With the ending of the decade approaching us here soon, everyone is getting in their “best of” the decade lists in, and what would be a “best of” without college basketball?
NBC Sports’ Rob Dauster created his personal top-10 college basketball teams of the decade, which is just enough to feature some of John Calipari’s dominant Kentucky Wildcats squads. (Also, this list gave me some inspiration for a future post. Be on the lookout.)
The first Kentucky team we see on the list is the 2010 Kentucky team coming in with a No. 5 ranking, just in-front of 2012 North Carolina and just behind last year’s Virginia Cavaliers National Title team.
It’s a fair ranking being that, that team was dominant all season long with John Wall, DeMarcus Cousins, Eric Bledsoe, and Patrick Patterson manning the ship and bringing Kentucky back to relevancy. However, that one bad shooting night against West Virginia will forever haunt that team and Big Blue Nation.
The next Kentucky team comes in at No. 3 and it’s questionable to have them at No. 3. The 2012 National Title team is ranked third. This team was dominant from start to finish of the 2011-2012 season, going 38-2 and perfect in regular season conference play.
The 2012 team broke the single-season record for blocks in a season, anchored by Freshman Anthony Davis’ record-breaking 186 blocks. The team was arguably the best defense and offense in the country, blowing out opponents left and right.
This was also the first title won with one-and-done players, thus changing the way college basketball was played while also establishing Calipari’s Kentucky Basketball empire.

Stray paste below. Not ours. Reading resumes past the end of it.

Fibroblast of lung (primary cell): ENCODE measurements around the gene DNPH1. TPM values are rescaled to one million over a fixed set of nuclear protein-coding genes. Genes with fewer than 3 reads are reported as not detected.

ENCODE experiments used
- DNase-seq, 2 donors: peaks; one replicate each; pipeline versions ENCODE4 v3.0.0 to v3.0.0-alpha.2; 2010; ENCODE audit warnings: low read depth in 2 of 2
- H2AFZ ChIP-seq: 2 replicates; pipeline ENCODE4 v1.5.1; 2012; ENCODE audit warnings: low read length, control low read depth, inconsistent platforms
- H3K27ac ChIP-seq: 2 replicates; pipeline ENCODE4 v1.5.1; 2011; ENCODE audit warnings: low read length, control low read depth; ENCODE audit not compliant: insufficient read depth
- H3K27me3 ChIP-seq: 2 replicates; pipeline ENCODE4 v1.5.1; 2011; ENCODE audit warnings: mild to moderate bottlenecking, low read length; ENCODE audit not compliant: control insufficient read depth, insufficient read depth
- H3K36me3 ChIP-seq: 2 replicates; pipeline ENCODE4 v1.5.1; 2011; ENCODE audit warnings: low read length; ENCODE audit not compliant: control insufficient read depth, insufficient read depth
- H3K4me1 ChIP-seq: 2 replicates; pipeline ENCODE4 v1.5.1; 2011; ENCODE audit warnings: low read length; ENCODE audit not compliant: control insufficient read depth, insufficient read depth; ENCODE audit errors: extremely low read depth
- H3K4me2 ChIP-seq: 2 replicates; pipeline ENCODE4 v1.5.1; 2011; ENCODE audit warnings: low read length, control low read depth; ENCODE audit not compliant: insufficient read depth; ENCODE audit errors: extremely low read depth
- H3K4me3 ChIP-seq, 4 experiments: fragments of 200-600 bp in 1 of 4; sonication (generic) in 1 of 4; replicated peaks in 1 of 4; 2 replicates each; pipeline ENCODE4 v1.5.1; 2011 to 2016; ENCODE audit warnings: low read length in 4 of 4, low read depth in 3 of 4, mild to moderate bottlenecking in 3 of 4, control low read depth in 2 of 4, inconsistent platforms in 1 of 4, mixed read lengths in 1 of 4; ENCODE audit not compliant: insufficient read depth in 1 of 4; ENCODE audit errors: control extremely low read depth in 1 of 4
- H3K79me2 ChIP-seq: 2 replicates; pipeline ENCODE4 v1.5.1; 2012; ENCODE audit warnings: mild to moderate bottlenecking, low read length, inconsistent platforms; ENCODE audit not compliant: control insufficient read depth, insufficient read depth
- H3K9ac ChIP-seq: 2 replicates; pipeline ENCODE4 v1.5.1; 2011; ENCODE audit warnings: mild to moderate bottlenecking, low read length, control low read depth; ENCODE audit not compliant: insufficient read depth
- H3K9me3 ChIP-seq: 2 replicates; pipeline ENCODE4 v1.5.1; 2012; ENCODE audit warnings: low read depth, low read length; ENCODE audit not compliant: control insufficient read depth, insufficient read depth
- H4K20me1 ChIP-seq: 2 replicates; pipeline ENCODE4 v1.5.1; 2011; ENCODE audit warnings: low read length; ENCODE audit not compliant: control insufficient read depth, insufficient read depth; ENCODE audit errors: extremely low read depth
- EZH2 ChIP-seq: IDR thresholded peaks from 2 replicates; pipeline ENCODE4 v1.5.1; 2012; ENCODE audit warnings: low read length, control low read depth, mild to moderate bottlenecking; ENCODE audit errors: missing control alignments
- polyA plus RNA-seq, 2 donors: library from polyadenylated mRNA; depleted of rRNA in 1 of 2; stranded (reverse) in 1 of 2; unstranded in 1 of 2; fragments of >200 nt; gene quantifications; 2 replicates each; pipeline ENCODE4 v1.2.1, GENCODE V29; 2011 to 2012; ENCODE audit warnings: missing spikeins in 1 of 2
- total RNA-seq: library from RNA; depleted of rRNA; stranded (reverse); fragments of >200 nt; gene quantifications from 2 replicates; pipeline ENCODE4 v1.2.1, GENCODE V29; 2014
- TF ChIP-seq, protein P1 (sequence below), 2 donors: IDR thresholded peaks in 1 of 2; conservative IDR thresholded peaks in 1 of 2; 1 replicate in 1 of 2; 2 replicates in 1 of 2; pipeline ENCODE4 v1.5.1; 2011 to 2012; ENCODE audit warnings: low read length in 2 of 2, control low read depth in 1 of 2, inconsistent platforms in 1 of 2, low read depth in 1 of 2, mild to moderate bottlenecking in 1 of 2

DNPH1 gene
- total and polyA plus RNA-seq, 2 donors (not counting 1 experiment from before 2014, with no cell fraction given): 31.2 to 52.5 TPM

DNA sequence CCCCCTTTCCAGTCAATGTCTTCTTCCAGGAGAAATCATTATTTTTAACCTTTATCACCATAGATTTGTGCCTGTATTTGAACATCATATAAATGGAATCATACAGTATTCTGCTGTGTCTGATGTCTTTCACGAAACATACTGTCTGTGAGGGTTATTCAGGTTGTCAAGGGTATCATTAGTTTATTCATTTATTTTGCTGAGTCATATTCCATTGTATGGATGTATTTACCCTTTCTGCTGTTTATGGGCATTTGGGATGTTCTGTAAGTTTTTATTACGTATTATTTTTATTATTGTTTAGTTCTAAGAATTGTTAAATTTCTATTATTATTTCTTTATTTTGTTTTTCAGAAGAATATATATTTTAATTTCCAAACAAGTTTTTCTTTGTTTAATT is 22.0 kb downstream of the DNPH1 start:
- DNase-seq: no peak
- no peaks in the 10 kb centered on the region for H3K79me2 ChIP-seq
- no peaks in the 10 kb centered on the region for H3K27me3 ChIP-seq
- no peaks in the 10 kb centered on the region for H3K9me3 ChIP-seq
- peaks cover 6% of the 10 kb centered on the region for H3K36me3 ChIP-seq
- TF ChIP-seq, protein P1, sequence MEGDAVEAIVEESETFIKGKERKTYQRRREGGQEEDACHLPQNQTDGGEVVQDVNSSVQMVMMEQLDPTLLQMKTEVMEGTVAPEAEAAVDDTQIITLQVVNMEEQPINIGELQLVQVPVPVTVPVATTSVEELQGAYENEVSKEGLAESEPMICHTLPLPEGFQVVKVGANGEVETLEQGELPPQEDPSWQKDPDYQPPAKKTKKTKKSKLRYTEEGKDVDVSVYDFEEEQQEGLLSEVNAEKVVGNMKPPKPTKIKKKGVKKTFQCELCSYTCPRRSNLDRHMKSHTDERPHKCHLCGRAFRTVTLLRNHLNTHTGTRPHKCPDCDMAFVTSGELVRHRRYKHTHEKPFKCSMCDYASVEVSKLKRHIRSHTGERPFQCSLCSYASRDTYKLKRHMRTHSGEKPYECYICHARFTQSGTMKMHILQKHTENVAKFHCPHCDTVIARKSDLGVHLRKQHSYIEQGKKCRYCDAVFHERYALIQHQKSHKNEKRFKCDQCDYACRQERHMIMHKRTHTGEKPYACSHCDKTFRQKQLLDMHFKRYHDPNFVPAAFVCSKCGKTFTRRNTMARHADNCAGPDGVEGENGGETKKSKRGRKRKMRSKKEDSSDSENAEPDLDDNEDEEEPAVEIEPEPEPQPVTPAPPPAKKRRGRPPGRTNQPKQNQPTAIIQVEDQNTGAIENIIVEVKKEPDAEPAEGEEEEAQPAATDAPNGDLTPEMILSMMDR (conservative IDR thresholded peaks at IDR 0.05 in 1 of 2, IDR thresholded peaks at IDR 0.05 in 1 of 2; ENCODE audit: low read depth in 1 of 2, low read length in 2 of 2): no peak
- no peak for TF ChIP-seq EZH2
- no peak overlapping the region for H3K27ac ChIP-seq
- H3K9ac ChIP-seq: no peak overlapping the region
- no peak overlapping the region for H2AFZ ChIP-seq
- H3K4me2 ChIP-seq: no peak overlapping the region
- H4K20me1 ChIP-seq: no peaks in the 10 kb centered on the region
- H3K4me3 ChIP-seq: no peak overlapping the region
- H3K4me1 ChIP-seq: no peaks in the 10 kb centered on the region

The 2014-15 Kentucky team comes in at No. 2, which is also highly questionable. The Wildcats went 38-1 that season and a perfect 18-0 in conference play, making it to their second straight Final Four.
Led by Future NBA All-Star Karl-Anthony Towns, this team is probably the best team in history to never win a title, and certainly one of the more dominating teams in the history of college hoops. This team was the introduction of the platoon system for Coach Cal, and, barring a season-ending knee injury to Alex Poythress, you have to wonder what life would be like if Kentucky were able to complete the quest for 40-0 that season.
But that’s not all. Dauster also created a list of the best players of the decades, and to no surprise once again had a presence.
There was certainly an argument for Towns to make one of the teams, but he got off to a slower start during his lone season in Lexington, while Davis and Wall hit the ground running for their respective teams.
And there’s no denying Wall and Davis were easily two of the best the 2010s had to offer. Wall came in with more fanfare and lived up to the hype while leading the resurgence of Kentucky Basketball, while Davis came in two years later and completed the journey back to the top of college basketball with a national championship.